Arcadis: Could the rejuvenation of the High Street also solve our housing crisis?

Pressure on the green belt, building on flood plains, investment in new road infrastructure, delivering affordable housing and meeting carbon zero commitments are some of the many well publicised reasons why housing demand is not being met. Of course, the global pandemic of COVID-19 has thrown a bigger curve ball than anyone could have imagined into the mix as tenants across the country are urging government to freeze rent payments. The gap – the difference between the current housing stock and the number needed for everyone to have a decent home to live in – is more than one million according to recent research. So, is the solution closer to home or closer to the heart of our towns and cities? The High Street.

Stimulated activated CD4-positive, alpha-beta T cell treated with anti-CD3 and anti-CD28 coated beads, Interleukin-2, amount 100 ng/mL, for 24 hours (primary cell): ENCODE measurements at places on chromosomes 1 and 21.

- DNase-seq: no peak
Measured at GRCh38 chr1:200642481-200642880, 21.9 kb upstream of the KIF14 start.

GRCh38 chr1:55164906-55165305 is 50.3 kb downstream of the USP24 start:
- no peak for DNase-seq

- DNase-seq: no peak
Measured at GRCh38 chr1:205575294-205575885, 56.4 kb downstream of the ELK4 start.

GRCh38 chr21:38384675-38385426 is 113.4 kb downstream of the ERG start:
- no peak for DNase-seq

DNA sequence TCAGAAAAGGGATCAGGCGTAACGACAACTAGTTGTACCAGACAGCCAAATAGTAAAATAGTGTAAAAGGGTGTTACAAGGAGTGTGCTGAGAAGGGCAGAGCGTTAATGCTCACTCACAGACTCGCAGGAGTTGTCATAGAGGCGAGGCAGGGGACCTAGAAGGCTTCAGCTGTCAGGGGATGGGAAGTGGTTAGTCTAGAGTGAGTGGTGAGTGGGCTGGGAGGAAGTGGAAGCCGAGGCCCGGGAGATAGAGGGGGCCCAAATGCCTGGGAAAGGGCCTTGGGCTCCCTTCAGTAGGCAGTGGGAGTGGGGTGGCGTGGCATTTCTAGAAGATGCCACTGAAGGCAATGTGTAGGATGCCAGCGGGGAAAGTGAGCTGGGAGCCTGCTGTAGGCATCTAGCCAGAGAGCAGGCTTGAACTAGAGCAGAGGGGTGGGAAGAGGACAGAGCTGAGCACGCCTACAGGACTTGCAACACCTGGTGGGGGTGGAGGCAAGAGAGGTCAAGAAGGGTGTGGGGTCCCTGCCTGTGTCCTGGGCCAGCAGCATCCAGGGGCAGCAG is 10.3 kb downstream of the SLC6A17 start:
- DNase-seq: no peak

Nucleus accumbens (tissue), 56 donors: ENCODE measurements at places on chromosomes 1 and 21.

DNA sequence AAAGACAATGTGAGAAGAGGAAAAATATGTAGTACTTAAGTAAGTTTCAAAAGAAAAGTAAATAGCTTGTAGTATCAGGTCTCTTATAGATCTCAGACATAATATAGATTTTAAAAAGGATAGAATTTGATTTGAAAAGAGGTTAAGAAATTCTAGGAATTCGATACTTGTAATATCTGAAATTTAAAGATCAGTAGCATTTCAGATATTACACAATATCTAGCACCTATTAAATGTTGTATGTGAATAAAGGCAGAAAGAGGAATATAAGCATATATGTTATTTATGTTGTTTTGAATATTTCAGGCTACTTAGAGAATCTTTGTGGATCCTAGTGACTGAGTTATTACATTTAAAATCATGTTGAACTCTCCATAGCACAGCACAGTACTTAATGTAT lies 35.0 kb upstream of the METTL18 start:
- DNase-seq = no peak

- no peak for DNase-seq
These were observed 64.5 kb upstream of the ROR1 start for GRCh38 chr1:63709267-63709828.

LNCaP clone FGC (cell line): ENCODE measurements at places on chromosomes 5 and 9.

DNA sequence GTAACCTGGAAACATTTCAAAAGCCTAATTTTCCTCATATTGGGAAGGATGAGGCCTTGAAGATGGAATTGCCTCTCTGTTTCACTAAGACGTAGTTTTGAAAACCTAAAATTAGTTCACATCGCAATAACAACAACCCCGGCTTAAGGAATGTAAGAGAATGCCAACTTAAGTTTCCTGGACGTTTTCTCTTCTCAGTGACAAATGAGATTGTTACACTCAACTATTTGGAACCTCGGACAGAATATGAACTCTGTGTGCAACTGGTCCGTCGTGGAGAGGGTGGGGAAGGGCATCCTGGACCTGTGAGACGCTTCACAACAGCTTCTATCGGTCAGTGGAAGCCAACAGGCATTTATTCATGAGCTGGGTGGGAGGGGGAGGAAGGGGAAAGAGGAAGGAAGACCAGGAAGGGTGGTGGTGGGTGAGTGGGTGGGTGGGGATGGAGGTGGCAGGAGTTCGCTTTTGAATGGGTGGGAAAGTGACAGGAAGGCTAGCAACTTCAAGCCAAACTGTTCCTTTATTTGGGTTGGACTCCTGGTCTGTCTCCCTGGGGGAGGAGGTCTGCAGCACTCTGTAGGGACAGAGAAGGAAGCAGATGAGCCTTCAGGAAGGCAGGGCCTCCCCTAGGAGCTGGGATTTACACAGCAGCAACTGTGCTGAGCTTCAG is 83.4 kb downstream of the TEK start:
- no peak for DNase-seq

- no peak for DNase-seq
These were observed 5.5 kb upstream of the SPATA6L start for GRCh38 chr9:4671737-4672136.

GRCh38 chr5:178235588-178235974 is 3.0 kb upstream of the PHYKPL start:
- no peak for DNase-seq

The benefits of town centre living

Living close to the places where employment density is greatest, leisure and recreational activities are concentrated and where main transport hubs are located would seem sensible and an attractive proposition for many.

Indeed, town centre living can also bring benefits to the carbon zero agenda, despite the common misconception that the UK’s big towns could be doing more damage to global warming than living in villages and the countryside. In fact, the European Commission found that UK emissions stand at 5.7 tonnes per person and the vast majority of the country’s largest towns and cities emit below that average. Though the differences are not hugely significant, on average, homes in large towns emit slightly less carbon dioxide per person than their rural neighbours as they tend to be smaller, denser and easier to heat.

Regeneration and diversification

With carbon zero benefits aside, the truth is that decades of under investment in our town centres and the availability…

Read the full article on the Arcadis website